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9-Year-Old Boy Was Shot In Head As Part Of His Father's Gang Rivalry, Prosecutors Say
“He wasn’t just mad. He was in a murderous rage, saying he was going to kill grandmas, mammas, kids and whoever he could catch," the prosecutor said of Corey Morgan, who is standing trial along with Dwright Boone-Doty for Tyshawn Lee's murder.
9-year-old Tyshawn Lee was still wearing his school uniform when prosecutors say he was shot in the head in a “murderous rage” by rival gang members of his father. His basketball — which he had been playing with just moments before— was found near the bloody body.
This week the murder trial began for Lee’s alleged killers, Dwright Boone-Doty and Corey Morgan, alleged members of the Bang Gang/Terror Dome faction of the Black P Stones, Fox News reports. Kevin Edwards, who prosecutors say acted as the getaway driver, pled guilty earlier this month to first-degree murder in exchange for a 25-year-sentence.
Prosecutors contend that the brutal murder that shocked the Chicago community had been part of an ongoing feud between two rival gangs.
Just one month before Lee’s 2015 killing, Morgan’s brother was killed and his mother was wounded in another shooting they believed was carried out by rival Gangster Disciples Killa Ward faction, which Lee’s father Pierre Stokes had allegedly been a part of, according to CNN.
"Shooting Morgan's mother was beyond the pale," prosecutor Margaret Hillmann said in her opening statements. "There weren't many rules in this feud, but families were off limits. They were untouchable."
The shooting infuriated Morgan, she claimed, who wanted revenge.
“He wasn’t just mad. He was in a murderous rage, saying he was going to kill grandmas, mammas, kids and whoever he could catch,” she said.
In November 2015, Morgan, Doty, and Edwards allegedly set their sights on Stokes’ 9-year-old son.
Lee arrived home from school that day and headed to the park across from his home, telling his grandmother that he’d be back soon.
“He said, ‘I love you Grandmama,’ I said, ‘I love you too.’ He said, ‘I’ll be back,’ and he didn’t come back,” his grandmother Bertha Lee recalled on the stand, according to local station WLS.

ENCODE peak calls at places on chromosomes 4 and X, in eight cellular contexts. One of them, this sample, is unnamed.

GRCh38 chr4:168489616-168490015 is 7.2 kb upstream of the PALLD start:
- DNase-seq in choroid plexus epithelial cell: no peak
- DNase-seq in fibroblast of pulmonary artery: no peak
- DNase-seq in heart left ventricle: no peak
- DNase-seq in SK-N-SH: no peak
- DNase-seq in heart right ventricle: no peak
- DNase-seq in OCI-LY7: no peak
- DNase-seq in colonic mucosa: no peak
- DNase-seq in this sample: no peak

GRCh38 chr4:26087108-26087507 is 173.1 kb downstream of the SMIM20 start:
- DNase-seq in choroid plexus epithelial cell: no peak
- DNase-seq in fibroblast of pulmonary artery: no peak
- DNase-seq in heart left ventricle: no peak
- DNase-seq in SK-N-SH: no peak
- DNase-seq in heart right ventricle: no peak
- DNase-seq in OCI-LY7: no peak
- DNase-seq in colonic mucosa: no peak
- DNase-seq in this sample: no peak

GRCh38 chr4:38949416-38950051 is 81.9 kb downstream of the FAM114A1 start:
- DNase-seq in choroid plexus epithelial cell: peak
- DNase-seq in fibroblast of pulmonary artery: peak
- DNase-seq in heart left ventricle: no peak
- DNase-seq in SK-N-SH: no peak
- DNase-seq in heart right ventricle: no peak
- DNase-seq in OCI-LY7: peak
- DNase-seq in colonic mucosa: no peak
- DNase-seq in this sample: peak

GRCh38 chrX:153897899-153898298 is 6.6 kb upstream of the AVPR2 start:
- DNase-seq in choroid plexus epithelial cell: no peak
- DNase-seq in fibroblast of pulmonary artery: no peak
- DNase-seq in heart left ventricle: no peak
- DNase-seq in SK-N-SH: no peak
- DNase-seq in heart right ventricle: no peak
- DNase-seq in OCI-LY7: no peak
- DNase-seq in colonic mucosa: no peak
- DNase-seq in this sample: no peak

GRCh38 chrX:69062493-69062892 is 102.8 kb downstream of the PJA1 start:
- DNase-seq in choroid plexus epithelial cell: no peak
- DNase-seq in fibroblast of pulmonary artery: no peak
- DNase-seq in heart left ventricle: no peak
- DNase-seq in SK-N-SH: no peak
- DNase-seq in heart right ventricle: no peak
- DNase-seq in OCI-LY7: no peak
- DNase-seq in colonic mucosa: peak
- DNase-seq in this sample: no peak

Prosecutors say after spotting Lee at Dawes Park, Doty approached the boy and began to play basketball with him, then lured him away from the park with the promise of a juice box. After getting him into an alley, prosecutors said Doty shot the young boy repeatedly.
“Dwright Doty took out a .40-caliber handgun and he executed Tyshawn in broad daylight,” Hillman said, according to CNN.
Lee was shot twice in the head and suffered a defensive injury to part of his right thumb, which had been blown off during the gunfire.
His uncle, Brian Lee, had been washing a car in front of the family’s home when he heard the gunshots and then heard the commotion in a nearby alley.
“I saw him in a pool of blood,” he testified, according to The Chicago Sun Times. “It ain’t seem real to me.”
Herman Otero, a plainclothes police officer, who was the first member of law enforcement to arrive at the scene, called the heinous murder “one of the most disturbing images” he had ever seen, reports WLS.
Prosecutors are trying both men at the same time — however, the defendants each have a separate jury in the courtroom who will each determine the men’s fates based on the evidence only related to their assigned defendant.
In court, each man’s defense attorney has tried to pin blame at the other. Morgan’s attorney, Thomas Breen, appeared to point the finger at Doty.
“The execution — and it is an execution of that 9-year-old boy — has to come from one singularly evil person not from a plan,” he said, according to CNN. “His killer did so of his own volition and for his own reason, not at the behest or help of Corey Morgan.”
However, Doty’s public defender Brett Gallagher told jurors that there had been no witnesses who saw his client shoot the fourth grader and argued that it was Morgan who had the motive behind the killing, Fox News reports.
Gallagher also told jurors to dismiss any comments Doty may have made while incarcerated, arguing that his client had wanted to seem “bigger and badder” than he actually was.
“Within those walls, Mr. Doty was alone. No friends, no family, no freedom to leave,” he said.
The trial is expected to last several weeks.